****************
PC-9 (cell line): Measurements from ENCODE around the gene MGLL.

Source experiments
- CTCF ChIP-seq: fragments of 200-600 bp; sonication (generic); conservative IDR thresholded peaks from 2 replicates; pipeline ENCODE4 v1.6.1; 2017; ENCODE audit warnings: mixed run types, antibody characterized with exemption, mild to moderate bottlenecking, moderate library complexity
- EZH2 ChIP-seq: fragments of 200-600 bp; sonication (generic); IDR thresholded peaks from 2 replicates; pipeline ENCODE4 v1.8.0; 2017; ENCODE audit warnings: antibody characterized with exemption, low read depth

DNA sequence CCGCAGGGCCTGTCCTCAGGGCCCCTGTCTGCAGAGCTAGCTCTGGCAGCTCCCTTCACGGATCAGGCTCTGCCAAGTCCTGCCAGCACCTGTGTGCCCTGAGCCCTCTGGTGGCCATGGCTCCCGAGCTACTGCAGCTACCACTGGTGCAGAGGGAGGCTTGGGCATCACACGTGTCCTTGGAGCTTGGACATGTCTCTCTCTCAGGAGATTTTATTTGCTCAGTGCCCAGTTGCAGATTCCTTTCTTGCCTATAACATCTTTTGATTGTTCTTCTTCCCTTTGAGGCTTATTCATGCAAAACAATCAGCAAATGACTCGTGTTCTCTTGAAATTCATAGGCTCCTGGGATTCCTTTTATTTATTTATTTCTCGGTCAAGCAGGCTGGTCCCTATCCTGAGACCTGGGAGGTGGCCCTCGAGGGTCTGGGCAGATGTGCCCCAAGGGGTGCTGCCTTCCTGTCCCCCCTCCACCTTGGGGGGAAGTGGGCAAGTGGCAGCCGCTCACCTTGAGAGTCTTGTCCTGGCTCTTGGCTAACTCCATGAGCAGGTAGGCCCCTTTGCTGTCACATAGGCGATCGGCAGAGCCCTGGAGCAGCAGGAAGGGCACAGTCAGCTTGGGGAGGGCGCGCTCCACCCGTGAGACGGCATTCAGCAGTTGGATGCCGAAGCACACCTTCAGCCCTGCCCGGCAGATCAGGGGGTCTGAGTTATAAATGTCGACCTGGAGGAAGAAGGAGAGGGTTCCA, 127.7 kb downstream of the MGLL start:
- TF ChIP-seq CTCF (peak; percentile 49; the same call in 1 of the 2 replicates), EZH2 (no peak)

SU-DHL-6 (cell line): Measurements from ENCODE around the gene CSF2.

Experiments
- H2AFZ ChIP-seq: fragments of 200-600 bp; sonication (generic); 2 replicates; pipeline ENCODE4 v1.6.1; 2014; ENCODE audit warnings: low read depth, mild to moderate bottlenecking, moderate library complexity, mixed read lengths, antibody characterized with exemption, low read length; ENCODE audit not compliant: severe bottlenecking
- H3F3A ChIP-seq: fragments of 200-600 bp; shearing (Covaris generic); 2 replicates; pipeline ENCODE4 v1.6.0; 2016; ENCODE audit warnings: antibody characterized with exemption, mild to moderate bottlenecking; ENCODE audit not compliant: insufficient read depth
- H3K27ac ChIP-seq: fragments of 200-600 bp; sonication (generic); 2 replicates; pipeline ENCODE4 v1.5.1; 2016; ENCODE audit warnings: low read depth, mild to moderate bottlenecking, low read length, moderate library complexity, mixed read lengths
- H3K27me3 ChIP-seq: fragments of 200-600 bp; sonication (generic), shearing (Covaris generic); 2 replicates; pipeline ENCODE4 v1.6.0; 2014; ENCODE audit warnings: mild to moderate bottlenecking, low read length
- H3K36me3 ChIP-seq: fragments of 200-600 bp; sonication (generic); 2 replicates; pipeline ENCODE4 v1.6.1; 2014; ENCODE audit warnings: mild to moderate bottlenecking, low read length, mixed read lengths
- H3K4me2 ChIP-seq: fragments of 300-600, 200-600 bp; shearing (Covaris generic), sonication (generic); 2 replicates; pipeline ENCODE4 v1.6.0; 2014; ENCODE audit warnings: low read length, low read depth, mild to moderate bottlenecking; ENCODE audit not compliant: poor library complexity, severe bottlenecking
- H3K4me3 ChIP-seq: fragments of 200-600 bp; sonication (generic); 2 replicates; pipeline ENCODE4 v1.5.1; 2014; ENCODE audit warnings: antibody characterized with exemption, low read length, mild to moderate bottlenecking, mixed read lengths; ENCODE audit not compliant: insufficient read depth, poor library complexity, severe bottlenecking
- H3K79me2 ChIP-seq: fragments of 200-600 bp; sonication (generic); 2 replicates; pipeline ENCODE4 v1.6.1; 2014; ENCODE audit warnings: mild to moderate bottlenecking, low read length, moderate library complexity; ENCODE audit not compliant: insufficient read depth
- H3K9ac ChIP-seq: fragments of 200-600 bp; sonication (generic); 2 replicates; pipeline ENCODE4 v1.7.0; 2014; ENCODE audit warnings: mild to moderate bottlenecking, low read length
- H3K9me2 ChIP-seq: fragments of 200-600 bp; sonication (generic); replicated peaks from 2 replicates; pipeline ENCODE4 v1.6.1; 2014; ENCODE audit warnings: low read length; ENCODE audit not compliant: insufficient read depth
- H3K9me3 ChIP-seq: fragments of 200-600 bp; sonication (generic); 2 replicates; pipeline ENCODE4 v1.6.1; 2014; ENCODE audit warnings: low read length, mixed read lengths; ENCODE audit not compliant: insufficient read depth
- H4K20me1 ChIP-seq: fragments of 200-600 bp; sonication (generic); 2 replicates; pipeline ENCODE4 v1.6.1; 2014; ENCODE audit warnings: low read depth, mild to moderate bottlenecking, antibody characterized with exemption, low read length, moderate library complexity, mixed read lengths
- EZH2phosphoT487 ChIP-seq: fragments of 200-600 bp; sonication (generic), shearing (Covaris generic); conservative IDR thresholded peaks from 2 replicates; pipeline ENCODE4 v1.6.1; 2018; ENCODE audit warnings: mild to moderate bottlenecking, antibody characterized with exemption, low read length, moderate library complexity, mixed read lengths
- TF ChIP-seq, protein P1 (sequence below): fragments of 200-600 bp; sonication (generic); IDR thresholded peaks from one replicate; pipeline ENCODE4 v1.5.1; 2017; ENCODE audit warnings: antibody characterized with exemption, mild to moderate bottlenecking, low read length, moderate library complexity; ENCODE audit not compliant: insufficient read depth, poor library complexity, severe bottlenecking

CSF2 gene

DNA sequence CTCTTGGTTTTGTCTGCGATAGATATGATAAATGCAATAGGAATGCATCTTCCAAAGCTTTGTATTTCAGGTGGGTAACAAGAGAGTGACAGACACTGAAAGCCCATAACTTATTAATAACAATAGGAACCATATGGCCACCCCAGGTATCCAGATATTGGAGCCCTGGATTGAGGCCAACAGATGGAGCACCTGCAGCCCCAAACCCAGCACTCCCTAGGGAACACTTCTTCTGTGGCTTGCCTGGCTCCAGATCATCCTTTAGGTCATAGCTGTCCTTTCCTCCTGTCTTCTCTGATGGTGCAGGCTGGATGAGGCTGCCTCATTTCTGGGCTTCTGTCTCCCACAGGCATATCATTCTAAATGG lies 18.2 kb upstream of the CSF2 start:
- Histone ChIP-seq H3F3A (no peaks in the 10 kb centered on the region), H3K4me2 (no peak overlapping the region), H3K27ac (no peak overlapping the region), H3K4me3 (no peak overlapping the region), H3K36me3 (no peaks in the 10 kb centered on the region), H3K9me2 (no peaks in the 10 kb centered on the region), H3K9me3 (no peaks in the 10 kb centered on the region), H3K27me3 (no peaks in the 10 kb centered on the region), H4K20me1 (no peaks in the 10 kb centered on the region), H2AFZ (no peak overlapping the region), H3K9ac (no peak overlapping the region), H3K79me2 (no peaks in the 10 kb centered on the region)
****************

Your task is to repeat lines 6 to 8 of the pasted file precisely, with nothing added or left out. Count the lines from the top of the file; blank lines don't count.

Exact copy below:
- TF ChIP-seq CTCF (peak; percentile 49; the same call in 1 of the 2 replicates), EZH2 (no peak)

SU-DHL-6 (cell line): Measurements from ENCODE around the gene CSF2.

Experiments